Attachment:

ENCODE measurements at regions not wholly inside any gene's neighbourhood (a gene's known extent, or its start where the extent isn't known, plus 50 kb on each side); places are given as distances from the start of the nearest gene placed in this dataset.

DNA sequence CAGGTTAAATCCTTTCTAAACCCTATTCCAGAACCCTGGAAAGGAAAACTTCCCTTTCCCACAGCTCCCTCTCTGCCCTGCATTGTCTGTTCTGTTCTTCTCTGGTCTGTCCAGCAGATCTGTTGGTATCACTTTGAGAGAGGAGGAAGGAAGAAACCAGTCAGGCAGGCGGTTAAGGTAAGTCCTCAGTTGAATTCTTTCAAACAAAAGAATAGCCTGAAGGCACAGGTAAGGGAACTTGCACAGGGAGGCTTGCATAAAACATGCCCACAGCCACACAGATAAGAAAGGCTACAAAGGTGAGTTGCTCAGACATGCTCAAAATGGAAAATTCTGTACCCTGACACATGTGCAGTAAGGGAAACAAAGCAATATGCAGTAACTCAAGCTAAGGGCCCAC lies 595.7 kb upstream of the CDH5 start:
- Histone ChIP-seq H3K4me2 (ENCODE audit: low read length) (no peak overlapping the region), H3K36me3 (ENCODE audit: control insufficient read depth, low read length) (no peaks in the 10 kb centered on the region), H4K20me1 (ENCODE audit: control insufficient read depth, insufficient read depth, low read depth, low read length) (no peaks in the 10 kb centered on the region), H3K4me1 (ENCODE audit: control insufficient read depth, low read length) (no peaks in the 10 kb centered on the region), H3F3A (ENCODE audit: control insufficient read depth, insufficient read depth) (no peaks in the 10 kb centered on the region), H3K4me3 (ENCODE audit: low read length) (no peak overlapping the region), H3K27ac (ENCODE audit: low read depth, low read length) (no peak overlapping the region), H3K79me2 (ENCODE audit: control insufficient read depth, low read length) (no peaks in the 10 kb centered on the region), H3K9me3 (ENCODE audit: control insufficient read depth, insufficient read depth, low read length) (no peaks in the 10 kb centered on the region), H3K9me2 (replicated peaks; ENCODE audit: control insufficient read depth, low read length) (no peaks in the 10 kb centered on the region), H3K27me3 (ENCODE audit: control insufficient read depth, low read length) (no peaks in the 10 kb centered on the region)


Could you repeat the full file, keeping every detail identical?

ENCODE measurements at regions not wholly inside any gene's neighbourhood (a gene's known extent, or its start where the extent isn't known, plus 50 kb on each side); places are given as distances from the start of the nearest gene placed in this dataset.

DNA sequence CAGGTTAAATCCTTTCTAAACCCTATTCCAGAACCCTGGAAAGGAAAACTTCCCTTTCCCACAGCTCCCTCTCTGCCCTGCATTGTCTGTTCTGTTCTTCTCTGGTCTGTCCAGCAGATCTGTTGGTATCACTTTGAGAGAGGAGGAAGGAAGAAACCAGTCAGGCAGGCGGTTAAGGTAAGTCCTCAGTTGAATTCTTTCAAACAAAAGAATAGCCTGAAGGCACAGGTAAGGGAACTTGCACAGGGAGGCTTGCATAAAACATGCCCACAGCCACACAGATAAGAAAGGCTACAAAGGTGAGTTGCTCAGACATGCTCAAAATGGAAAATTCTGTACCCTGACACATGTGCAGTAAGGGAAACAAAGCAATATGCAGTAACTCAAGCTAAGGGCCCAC lies 595.7 kb upstream of the CDH5 start:
- Histone ChIP-seq H3K4me2 (ENCODE audit: low read length) (no peak overlapping the region), H3K36me3 (ENCODE audit: control insufficient read depth, low read length) (no peaks in the 10 kb centered on the region), H4K20me1 (ENCODE audit: control insufficient read depth, insufficient read depth, low read depth, low read length) (no peaks in the 10 kb centered on the region), H3K4me1 (ENCODE audit: control insufficient read depth, low read length) (no peaks in the 10 kb centered on the region), H3F3A (ENCODE audit: control insufficient read depth, insufficient read depth) (no peaks in the 10 kb centered on the region), H3K4me3 (ENCODE audit: low read length) (no peak overlapping the region), H3K27ac (ENCODE audit: low read depth, low read length) (no peak overlapping the region), H3K79me2 (ENCODE audit: control insufficient read depth, low read length) (no peaks in the 10 kb centered on the region), H3K9me3 (ENCODE audit: control insufficient read depth, insufficient read depth, low read length) (no peaks in the 10 kb centered on the region), H3K9me2 (replicated peaks; ENCODE audit: control insufficient read depth, low read length) (no peaks in the 10 kb centered on the region), H3K27me3 (ENCODE audit: control insufficient read depth, low read length) (no peaks in the 10 kb centered on the region)